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G 11.008 CoverGiovanni Bononcini (1670–1747)
Giacomo Greber (died 1731)
Fuori di sua capanna

Cantata for alto voice (mezzo-soprano), alto recorder and basso continuo
Edited by Franz Müller-Busch
Realization of the thorough bass by Eckhart Kuper

Girolamo G 11.008, score and 3 parts, € 18,00
ISMN 979-0-50084-033-6

sample page

G 11.007 G 11.009




One work and two composers: this is the best way to describe briefly the situation of sources we were confronted with when dealing with the cantata Fuori di sua capanna.

The cantata exists in two copies:

– Source 1 (S1): Cantata a Voce sola / e Flauto solo / Giacomo Greber; manuscript D-MÜs 3975 (Münster, Library of the Diocese, Santini Collection). This source is part of an extensive volume comprising various vocal and instrumental works by G. Greber, A. Scarlatti and several unknown composers. Giacomo (Jakob) Greber died in 1731.

– Source 2 (S2): Cantata Del Signor / Bononcini: / e flautto; manuscript F-Pn Vm7. 55 (Paris, Bibliothèque nationale). This cantata is part of a volume consisting of 25 Italian cantatas by various composers. Bononcini’s christian name is nowhere to be found. Although the cantata is registered in the index of Giovanni Bononcini’s (1670–1747) works it could also have been written by Antonio M. Bononcini (1677–1726).

The musical contents of both copies is identical, they differ however in the following aspects:

– The flute part in S1 is most certainly intended for the alto recorder due to its pitch range f' to f''' whereas in S2 it is clearly intended for the traverso considering it is partially written an octave lower within the range d' to c'''.

– The bass line in S2 is at some places an octave lower than in S1. On rare occasions the opposite however occurs.

– The figured bass in S2 is more precise than in S1. There are figures in S1 however that do not appear in S2.

– In S2 only four slurs appear whereas S1 contains many more.

After having closely examined the differences between the two manuscripts, it still remains impossible to determine the original composer. Therefore we decided to publish the cantata under both names.

Considering that Greber’s version for alto voice, alto recorder and b.c. has a most unusual instrumentation, source 1 was chosen as a base for this edition. But we took over better solutions for the distribution of words and the more detailed figured bass from source 2. All differences between the two sources have been indicated in footnotes in the score and are documented in the commentary. The accidentals and the spelling of the Italian text have been modernized with no further comment. All additions by the editor are indicated.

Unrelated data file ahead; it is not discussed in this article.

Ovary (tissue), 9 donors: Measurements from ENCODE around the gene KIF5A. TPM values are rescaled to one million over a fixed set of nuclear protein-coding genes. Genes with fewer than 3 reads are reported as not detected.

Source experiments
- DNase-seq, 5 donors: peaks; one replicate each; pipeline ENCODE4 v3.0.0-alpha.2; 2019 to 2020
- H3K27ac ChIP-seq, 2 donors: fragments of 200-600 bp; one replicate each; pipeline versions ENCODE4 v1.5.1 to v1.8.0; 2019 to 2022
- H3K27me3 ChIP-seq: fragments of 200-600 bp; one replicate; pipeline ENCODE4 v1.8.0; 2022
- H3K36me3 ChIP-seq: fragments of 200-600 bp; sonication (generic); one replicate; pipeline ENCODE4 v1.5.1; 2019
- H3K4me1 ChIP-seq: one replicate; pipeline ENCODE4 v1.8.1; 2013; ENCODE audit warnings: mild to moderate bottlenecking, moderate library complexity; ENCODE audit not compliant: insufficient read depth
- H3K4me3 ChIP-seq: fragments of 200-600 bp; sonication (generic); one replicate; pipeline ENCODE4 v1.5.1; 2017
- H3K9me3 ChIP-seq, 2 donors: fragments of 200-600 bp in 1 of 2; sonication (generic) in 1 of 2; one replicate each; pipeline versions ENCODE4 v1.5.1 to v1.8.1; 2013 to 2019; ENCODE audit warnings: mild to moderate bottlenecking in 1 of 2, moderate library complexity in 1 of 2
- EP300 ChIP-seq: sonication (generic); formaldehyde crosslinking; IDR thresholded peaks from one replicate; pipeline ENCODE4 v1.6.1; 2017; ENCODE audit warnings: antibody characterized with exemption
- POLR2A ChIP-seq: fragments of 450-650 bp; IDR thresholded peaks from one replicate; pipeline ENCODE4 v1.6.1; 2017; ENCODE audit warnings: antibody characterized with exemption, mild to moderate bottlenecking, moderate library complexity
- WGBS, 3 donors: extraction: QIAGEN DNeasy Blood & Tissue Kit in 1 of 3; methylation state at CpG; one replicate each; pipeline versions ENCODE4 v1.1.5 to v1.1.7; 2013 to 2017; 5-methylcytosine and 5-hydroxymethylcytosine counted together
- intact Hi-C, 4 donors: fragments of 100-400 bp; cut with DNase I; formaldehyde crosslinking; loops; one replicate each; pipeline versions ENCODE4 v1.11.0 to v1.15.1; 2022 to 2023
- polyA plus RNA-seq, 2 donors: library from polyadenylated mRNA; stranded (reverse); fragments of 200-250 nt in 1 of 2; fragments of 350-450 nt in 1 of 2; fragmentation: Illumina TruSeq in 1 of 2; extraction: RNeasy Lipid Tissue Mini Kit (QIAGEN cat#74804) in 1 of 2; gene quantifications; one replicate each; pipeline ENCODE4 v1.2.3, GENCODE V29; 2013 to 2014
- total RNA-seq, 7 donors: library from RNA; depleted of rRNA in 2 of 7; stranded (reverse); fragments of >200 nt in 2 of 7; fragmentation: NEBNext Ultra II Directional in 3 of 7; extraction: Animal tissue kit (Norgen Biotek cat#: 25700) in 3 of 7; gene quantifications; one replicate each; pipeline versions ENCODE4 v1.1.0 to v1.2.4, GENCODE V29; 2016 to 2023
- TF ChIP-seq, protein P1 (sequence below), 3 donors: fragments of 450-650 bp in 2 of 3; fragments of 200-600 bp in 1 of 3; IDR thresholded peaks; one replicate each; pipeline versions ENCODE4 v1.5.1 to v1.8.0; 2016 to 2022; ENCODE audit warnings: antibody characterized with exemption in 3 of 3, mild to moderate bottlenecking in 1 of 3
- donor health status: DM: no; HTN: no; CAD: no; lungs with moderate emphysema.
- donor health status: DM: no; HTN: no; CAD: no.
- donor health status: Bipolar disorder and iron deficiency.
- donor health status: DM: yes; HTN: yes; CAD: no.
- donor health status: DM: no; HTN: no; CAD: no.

Translation: Julia Whybrow

Freiburg, October 2001, Franz Müller-Busch


Fuori di sua capanna
tutto acceso nel seno
per la vaga Licori,
Filen sopra l’erbetta
un dì sedea,
e pensando ai rigor
della Ninfa tiranna
disperato fra sé
così dicea:

Se ne va di faggio in faggio
Rossignuol che prova ardore.
Lieto canta e in suo linguaggio
par che dica, o dolce Amore,
fa che mai si parta il maggio.

Così l’onda amorosa
siegue l’altr’onda,
e così corre al prato
per godersi di fior
veloce il rio,
e sopra verde fronda
ogn’augellin che adora
dichiara il suo desio
con dolce canto
alla nascente aurora.
Ma Licori crudel
co’l suo rigore
fa che per me solo
è tormento amore.

Io pur amo ed il tormento
sempre affligge l’alma mia,
onde privo di contento
mi lamento
di mia sorte sempre ria
e d’amar già mai mi pento.

One fine day
outside his barn
upon the meadow
Filen sat, his deeply loving heart
yearning for wandering Licori,
and while pondering on the
tyrannical nymph’s strict temper
he spoke despairingly
unto himself:

The nightingale that beguiles me so
flies from beech to beech.
Gleefully she warbles and pleads
in her tongue: Oh, Amor sweet,
make that May will never end.

Thus, one soft wave of tenderness
follows the next,
while the brook flows swiftly
amidst the meadows,
delighting in the flowers,
and on the branches green
every loving bird conveys
in sweet song
his longing
to the rising red of dawn.
But alas, the cruel Licori
with her harshness
to me alone
makes Love to sheer torment.

Yet I cease not to love
the pain crushing my soul,
and I again and again complain
restlessly about my hostile fate,
but never ever will I regret
having loved.

Translation: Julia Whybrow